Debates are popular in part because they tackle complex issues with conflicting sides, and the format is a visceral one, which adds flavor and nuance to the points being made. Additionally, speakers can't afford to be boring in a debate because the purpose is to persuade people, and they need to be engaging in order to do that.
There are different kinds of debates, each with a different format. Most people are familiar with debates because they've watched the presidential debates, where the format rotates. Here, we take a look at moderated debates, town hall debates, and Lincoln-Douglas debates.
In moderated debates, hosts negotiate the ground rules ahead of time with the debate participants. This is usually the case with presidential debates that typically are hosted by major TV networks or universities.
Typically, each participant makes an opening statement in a prescribed period of time. A moderator then asks a question of one of the debaters, who is allocated a certain amount of time to respond. Other participants then can respond. This is called a "rebuttal." Some moderators allow for a good back-and-forth among candidates. Other formats are stricter and allow for a question, followed by 90 seconds for a response and 90 seconds for a rebuttal before moving on to the next question.
In some versions of this debate format, questions are suggested by the audience ahead of time. If this is the case, the moderator usually asks an audience question near the end of the debate. Other formats have the moderator generate all of the questions and follow-ups.
Town Hall Debates
This format often is popular with politicians whether they are running for the highest office in the land or for a seat on a city council. The town hall format calls for a moderator to take a microphone and walk around the audience, letting attendees ask debaters questions live. In some cases. the moderator will also ask questions that people pose via social media or other digital platforms.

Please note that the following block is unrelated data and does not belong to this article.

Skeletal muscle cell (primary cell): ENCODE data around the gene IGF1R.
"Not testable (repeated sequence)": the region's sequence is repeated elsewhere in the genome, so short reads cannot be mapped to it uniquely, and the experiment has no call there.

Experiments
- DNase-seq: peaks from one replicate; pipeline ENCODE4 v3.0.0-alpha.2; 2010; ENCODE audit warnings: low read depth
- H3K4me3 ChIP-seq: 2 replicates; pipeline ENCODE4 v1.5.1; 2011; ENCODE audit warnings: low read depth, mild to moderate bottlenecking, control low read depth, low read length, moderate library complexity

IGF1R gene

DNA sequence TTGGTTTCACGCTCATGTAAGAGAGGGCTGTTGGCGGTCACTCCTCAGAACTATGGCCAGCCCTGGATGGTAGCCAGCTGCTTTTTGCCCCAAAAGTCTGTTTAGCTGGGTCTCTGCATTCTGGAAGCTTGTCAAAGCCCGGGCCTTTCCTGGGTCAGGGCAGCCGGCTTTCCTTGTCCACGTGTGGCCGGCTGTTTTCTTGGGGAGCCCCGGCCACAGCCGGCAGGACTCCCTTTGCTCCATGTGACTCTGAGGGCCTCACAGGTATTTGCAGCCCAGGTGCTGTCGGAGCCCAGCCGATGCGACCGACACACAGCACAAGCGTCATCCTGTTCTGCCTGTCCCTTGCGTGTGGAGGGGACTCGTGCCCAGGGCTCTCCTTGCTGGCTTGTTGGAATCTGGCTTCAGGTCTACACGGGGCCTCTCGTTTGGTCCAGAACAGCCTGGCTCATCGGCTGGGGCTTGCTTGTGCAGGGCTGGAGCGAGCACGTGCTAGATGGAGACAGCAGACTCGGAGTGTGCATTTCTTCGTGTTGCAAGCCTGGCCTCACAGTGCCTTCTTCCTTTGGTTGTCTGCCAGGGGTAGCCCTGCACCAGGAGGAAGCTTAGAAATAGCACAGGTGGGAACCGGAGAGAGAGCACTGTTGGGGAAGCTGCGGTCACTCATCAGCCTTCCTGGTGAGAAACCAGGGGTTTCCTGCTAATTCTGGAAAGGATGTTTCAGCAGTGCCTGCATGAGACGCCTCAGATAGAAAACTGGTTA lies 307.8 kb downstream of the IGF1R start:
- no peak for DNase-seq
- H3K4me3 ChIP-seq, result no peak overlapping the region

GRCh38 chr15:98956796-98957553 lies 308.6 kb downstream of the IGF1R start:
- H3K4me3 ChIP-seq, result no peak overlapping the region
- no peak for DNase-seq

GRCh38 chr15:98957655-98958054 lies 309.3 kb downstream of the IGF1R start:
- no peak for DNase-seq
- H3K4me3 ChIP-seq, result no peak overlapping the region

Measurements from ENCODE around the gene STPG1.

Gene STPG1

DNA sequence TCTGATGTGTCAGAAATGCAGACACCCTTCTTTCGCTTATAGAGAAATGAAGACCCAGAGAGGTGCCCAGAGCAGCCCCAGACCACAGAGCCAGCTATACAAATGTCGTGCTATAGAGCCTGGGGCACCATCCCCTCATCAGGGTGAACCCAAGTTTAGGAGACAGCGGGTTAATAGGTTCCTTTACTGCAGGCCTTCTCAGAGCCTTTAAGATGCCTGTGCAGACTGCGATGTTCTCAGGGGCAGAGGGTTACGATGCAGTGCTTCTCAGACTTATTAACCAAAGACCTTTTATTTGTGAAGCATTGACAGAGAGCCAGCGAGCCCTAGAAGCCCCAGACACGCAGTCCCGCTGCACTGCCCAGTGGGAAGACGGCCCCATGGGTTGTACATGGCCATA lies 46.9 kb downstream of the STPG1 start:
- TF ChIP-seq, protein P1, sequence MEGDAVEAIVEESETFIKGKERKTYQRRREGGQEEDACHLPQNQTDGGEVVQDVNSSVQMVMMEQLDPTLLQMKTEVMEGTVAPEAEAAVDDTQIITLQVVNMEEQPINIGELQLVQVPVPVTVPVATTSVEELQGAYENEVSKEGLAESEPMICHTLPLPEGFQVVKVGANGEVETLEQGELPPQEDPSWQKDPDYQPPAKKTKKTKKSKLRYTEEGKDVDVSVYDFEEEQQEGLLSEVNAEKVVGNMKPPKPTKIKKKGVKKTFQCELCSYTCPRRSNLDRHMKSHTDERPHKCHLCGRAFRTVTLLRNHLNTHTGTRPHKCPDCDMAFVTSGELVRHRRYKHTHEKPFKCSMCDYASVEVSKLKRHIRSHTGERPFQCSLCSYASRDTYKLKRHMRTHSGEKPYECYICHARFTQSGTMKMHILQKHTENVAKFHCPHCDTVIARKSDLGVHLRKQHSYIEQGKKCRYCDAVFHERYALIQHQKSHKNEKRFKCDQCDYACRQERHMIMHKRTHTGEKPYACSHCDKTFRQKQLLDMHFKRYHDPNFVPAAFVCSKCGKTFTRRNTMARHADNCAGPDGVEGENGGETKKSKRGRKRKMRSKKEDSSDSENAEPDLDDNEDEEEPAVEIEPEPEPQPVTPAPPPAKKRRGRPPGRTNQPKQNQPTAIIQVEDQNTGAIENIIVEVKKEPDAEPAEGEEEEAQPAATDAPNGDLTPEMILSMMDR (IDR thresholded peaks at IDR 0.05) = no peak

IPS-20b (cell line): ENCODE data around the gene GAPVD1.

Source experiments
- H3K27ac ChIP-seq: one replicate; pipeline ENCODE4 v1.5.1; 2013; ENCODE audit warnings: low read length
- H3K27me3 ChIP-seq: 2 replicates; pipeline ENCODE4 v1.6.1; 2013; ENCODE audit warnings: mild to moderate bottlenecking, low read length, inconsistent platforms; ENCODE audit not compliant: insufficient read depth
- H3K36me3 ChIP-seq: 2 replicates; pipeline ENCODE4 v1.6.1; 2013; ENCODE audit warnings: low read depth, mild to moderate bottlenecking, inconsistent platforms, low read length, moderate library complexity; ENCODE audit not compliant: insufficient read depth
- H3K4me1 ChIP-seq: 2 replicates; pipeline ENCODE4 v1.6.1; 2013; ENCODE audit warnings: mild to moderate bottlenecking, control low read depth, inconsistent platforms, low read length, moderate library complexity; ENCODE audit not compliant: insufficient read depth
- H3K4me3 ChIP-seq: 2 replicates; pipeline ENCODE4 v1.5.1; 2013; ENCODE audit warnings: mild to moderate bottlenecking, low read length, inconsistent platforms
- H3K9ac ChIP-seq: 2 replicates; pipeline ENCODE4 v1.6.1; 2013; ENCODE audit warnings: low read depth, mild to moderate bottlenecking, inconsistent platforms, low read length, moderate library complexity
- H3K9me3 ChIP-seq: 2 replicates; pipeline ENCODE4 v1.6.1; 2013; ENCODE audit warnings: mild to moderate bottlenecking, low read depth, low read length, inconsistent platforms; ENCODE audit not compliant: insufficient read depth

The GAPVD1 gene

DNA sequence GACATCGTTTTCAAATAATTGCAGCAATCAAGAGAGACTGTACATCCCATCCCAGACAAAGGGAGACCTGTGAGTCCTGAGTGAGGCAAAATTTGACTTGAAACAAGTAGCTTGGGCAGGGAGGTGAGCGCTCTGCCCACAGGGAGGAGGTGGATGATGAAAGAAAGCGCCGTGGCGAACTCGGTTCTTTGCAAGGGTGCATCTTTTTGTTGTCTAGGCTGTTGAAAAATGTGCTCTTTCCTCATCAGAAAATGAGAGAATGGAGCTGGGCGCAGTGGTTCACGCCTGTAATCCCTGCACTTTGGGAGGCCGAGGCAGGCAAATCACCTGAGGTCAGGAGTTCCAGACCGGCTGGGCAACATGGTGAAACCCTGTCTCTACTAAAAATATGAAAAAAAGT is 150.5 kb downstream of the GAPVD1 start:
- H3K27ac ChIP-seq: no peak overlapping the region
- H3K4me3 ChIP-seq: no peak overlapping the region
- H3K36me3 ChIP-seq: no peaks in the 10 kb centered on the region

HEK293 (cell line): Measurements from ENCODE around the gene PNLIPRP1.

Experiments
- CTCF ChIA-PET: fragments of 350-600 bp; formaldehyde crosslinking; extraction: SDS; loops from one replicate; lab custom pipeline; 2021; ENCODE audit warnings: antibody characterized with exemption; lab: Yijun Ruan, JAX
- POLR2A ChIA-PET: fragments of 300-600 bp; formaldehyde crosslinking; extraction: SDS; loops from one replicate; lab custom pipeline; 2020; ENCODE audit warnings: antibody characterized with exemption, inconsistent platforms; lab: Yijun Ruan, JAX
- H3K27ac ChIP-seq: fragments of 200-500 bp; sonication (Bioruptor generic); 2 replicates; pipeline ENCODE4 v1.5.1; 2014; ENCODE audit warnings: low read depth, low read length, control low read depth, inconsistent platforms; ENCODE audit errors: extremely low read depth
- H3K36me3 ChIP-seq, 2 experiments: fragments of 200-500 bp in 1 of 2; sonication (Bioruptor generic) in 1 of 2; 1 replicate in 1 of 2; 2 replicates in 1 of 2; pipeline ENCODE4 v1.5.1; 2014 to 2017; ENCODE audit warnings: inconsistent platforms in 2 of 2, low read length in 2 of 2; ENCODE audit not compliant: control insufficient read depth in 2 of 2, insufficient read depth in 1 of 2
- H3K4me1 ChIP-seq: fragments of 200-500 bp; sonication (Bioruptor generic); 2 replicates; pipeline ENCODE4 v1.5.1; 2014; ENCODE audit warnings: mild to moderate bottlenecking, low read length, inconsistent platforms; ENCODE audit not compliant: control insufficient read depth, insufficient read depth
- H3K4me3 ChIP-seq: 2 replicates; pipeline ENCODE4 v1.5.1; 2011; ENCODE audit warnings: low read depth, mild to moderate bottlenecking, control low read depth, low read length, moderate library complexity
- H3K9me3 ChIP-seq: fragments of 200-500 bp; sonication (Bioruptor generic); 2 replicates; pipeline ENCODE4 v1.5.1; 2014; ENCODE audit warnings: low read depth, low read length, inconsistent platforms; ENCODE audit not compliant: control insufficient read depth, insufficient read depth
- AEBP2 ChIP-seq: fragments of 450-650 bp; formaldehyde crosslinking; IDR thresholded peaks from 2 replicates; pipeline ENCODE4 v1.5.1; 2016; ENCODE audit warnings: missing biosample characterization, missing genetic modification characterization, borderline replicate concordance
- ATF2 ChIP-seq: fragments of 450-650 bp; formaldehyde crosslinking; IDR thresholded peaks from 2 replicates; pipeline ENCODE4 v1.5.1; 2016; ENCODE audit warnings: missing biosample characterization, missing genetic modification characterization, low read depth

Usually, each debate participant has a set amount of time to respond to each question, and the moderator has a set amount of time after that to facilitate follow-up discussion. The audience is actively involved and has the benefit of asking interesting questions. The main caveat is that this format is unpredictable and can trip up debaters.
The Lincoln-Douglas Format
This is an open style of debate, named for the famous series of debates between U.S. Senate candidates Abraham Lincoln and Stephen Douglas in 1858. Participants typically agree on time limits and topics ahead of time. In presidential debates, for example, you might see one debate devoted entirely to domestic policy, while another debate is devoted to foreign policy.
Many high school and college debaters are familiar with this format because it is very structured, yet it allows for people to openly express their viewpoints and rebuttals. A typical Lincoln-Douglas format lasts about 40 to 45 minutes with a structure as follows:
- Speaker A: Making the case–6 minutes
- Speaker B: Cross-examination of speaker A–3 minutes
- Speaker B: First rebuttal–7 minutes
- Speaker A: Cross-examination of speaker B–3 minutes
- Speaker A: First rebuttal–4 minutes
- Speaker B: Final rebuttal
- Speaker A: Closing rebuttal
Preparing to Hold a Debate
Watch a few debates before you host one to get a sense of what works and what can go wrong. Television networks, local newspapers, and organizations like the League of Women Voters are known for hosting debates, as are universities and colleges. If you can, take the time to attend one or two in-person to get firsthand experience.